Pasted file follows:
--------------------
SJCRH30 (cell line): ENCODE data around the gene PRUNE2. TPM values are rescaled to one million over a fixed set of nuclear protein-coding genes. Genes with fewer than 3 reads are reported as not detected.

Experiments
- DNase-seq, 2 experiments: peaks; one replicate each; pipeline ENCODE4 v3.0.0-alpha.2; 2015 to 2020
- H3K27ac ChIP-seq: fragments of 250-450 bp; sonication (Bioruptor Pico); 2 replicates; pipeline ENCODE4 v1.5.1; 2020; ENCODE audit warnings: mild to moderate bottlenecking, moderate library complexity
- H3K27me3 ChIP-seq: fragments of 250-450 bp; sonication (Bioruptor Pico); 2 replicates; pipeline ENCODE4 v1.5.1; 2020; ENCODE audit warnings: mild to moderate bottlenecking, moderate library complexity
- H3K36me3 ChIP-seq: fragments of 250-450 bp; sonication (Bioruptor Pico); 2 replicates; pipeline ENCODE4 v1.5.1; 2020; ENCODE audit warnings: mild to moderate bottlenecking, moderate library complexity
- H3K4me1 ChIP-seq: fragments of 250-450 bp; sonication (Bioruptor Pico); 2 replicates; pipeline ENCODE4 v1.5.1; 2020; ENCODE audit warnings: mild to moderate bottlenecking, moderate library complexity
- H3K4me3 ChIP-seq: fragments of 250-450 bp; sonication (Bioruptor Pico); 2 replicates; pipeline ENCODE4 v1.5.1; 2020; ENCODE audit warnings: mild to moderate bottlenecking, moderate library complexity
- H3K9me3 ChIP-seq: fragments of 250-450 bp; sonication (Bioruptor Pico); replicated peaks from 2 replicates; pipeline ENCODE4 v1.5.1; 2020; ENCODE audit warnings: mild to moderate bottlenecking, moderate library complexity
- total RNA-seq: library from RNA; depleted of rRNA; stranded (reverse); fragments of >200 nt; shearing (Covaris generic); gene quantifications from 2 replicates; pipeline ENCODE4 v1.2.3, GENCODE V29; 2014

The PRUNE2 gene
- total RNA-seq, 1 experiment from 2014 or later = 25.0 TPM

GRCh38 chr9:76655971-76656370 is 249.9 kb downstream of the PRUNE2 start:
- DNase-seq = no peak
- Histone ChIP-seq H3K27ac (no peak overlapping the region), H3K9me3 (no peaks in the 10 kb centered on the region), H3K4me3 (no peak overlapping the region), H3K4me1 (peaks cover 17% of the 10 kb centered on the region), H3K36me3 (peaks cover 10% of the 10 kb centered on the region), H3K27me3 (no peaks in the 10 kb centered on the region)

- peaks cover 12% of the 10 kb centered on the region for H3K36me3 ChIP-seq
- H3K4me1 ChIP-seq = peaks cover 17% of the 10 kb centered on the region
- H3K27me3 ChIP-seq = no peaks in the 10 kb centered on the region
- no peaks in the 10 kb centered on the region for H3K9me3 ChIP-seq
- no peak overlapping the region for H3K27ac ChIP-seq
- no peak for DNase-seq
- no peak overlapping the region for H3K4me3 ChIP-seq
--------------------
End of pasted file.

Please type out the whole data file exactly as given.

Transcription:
SJCRH30 (cell line): ENCODE data around the gene PRUNE2. TPM values are rescaled to one million over a fixed set of nuclear protein-coding genes. Genes with fewer than 3 reads are reported as not detected.

Experiments
- DNase-seq, 2 experiments: peaks; one replicate each; pipeline ENCODE4 v3.0.0-alpha.2; 2015 to 2020
- H3K27ac ChIP-seq: fragments of 250-450 bp; sonication (Bioruptor Pico); 2 replicates; pipeline ENCODE4 v1.5.1; 2020; ENCODE audit warnings: mild to moderate bottlenecking, moderate library complexity
- H3K27me3 ChIP-seq: fragments of 250-450 bp; sonication (Bioruptor Pico); 2 replicates; pipeline ENCODE4 v1.5.1; 2020; ENCODE audit warnings: mild to moderate bottlenecking, moderate library complexity
- H3K36me3 ChIP-seq: fragments of 250-450 bp; sonication (Bioruptor Pico); 2 replicates; pipeline ENCODE4 v1.5.1; 2020; ENCODE audit warnings: mild to moderate bottlenecking, moderate library complexity
- H3K4me1 ChIP-seq: fragments of 250-450 bp; sonication (Bioruptor Pico); 2 replicates; pipeline ENCODE4 v1.5.1; 2020; ENCODE audit warnings: mild to moderate bottlenecking, moderate library complexity
- H3K4me3 ChIP-seq: fragments of 250-450 bp; sonication (Bioruptor Pico); 2 replicates; pipeline ENCODE4 v1.5.1; 2020; ENCODE audit warnings: mild to moderate bottlenecking, moderate library complexity
- H3K9me3 ChIP-seq: fragments of 250-450 bp; sonication (Bioruptor Pico); replicated peaks from 2 replicates; pipeline ENCODE4 v1.5.1; 2020; ENCODE audit warnings: mild to moderate bottlenecking, moderate library complexity
- total RNA-seq: library from RNA; depleted of rRNA; stranded (reverse); fragments of >200 nt; shearing (Covaris generic); gene quantifications from 2 replicates; pipeline ENCODE4 v1.2.3, GENCODE V29; 2014

The PRUNE2 gene
- total RNA-seq, 1 experiment from 2014 or later = 25.0 TPM

GRCh38 chr9:76655971-76656370 is 249.9 kb downstream of the PRUNE2 start:
- DNase-seq = no peak
- Histone ChIP-seq H3K27ac (no peak overlapping the region), H3K9me3 (no peaks in the 10 kb centered on the region), H3K4me3 (no peak overlapping the region), H3K4me1 (peaks cover 17% of the 10 kb centered on the region), H3K36me3 (peaks cover 10% of the 10 kb centered on the region), H3K27me3 (no peaks in the 10 kb centered on the region)

- peaks cover 12% of the 10 kb centered on the region for H3K36me3 ChIP-seq
- H3K4me1 ChIP-seq = peaks cover 17% of the 10 kb centered on the region
- H3K27me3 ChIP-seq = no peaks in the 10 kb centered on the region
- no peaks in the 10 kb centered on the region for H3K9me3 ChIP-seq
- no peak overlapping the region for H3K27ac ChIP-seq
- no peak for DNase-seq
- no peak overlapping the region for H3K4me3 ChIP-seq